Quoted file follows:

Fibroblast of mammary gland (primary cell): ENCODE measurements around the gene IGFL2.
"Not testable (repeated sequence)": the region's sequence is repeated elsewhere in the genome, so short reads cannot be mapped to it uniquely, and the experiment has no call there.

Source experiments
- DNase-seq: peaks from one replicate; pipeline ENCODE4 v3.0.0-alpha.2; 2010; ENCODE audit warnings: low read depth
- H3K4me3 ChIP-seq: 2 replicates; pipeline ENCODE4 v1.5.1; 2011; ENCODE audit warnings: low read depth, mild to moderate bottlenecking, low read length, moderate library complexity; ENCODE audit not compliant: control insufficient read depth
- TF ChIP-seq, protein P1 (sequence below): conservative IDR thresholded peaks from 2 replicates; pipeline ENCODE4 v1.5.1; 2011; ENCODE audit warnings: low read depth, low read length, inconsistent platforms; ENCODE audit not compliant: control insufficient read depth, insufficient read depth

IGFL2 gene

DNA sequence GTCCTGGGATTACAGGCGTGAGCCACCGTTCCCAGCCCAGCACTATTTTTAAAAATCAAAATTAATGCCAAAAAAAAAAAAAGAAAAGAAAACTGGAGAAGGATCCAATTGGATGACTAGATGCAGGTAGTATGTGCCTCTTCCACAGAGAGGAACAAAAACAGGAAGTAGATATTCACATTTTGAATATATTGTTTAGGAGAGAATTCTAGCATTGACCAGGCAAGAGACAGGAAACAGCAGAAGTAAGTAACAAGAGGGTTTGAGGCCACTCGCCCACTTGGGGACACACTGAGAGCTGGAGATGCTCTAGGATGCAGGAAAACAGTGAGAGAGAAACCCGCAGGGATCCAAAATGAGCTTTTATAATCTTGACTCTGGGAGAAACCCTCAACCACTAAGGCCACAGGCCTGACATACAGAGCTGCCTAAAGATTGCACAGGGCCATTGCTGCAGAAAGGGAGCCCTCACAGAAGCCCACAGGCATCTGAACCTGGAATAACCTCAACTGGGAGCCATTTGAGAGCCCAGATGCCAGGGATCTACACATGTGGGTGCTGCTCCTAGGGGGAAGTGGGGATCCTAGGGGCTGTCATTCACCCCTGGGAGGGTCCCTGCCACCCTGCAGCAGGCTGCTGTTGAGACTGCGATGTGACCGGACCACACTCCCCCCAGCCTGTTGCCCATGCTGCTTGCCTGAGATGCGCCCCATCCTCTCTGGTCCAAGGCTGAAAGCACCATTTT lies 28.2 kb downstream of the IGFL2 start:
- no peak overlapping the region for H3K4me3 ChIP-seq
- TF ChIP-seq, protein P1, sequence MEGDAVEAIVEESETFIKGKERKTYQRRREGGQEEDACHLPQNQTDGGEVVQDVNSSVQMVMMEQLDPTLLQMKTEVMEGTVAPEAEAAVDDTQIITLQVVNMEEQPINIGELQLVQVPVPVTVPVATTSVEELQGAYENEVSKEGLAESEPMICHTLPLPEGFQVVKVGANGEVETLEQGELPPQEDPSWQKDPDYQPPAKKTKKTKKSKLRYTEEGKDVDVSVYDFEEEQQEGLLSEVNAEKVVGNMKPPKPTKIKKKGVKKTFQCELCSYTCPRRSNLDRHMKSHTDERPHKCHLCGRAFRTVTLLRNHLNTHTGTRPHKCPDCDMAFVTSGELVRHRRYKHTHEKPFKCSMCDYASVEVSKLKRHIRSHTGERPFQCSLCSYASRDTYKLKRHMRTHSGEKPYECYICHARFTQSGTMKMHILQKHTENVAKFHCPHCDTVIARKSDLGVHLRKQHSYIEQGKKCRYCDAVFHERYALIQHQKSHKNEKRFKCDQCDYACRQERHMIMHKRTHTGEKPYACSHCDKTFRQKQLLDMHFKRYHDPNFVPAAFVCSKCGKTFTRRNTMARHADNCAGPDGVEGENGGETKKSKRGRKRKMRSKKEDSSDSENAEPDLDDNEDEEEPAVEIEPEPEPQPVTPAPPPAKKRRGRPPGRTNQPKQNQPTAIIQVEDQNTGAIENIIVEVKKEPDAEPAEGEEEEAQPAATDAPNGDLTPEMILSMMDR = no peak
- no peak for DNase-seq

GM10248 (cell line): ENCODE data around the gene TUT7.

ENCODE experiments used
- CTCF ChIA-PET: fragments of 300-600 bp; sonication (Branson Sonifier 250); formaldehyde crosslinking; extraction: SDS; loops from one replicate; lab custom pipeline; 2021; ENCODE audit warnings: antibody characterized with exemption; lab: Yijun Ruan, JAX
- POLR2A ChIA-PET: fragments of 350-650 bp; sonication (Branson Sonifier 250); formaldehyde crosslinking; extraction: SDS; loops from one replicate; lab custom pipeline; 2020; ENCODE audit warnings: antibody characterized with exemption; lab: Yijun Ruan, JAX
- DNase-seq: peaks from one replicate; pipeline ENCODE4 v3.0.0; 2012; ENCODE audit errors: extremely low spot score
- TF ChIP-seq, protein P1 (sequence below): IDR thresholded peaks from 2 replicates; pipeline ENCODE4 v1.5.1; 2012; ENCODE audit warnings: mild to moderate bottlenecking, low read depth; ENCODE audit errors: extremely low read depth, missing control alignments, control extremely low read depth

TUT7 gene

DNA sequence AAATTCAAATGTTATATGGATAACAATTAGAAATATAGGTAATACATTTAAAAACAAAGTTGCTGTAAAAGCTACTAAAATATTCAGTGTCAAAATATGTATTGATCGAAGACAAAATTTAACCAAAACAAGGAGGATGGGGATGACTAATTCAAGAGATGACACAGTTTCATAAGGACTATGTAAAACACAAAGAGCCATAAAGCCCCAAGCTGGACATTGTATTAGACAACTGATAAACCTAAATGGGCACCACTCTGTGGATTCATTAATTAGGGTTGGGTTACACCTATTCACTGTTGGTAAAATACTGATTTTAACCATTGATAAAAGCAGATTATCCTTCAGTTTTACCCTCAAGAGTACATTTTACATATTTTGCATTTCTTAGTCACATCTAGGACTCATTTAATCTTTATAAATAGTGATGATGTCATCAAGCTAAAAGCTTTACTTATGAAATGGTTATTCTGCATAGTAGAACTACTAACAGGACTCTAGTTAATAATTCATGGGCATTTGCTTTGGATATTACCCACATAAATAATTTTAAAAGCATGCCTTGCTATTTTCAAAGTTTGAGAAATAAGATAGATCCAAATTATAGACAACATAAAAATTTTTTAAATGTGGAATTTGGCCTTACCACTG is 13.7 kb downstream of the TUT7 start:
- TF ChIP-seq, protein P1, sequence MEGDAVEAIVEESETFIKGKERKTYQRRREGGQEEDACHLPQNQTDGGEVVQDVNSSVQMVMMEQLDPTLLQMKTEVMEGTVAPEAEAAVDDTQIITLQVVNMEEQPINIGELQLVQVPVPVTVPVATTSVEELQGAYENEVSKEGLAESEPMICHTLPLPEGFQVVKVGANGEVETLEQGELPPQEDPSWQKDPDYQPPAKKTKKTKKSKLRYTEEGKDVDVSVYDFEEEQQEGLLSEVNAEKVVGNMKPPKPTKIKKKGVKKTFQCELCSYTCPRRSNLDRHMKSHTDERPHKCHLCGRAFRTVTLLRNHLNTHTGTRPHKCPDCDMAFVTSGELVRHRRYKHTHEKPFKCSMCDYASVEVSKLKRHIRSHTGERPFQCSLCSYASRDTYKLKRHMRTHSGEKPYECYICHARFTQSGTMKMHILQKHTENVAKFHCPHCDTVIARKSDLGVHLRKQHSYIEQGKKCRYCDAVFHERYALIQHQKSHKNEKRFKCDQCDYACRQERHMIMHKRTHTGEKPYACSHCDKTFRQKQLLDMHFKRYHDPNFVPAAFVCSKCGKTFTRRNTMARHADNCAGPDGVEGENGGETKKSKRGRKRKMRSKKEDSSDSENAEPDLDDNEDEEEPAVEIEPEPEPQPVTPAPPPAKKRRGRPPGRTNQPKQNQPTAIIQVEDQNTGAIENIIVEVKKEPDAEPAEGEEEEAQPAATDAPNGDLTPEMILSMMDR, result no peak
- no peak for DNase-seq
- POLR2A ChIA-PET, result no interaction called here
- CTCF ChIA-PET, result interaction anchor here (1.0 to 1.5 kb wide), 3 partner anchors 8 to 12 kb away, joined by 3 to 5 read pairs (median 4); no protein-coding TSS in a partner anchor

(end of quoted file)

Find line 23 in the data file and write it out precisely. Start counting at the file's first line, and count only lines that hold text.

- CTCF ChIA-PET, result interaction anchor here (1.0 to 1.5 kb wide), 3 partner anchors 8 to 12 kb away, joined by 3 to 5 read pairs (median 4); no protein-coding TSS in a partner anchor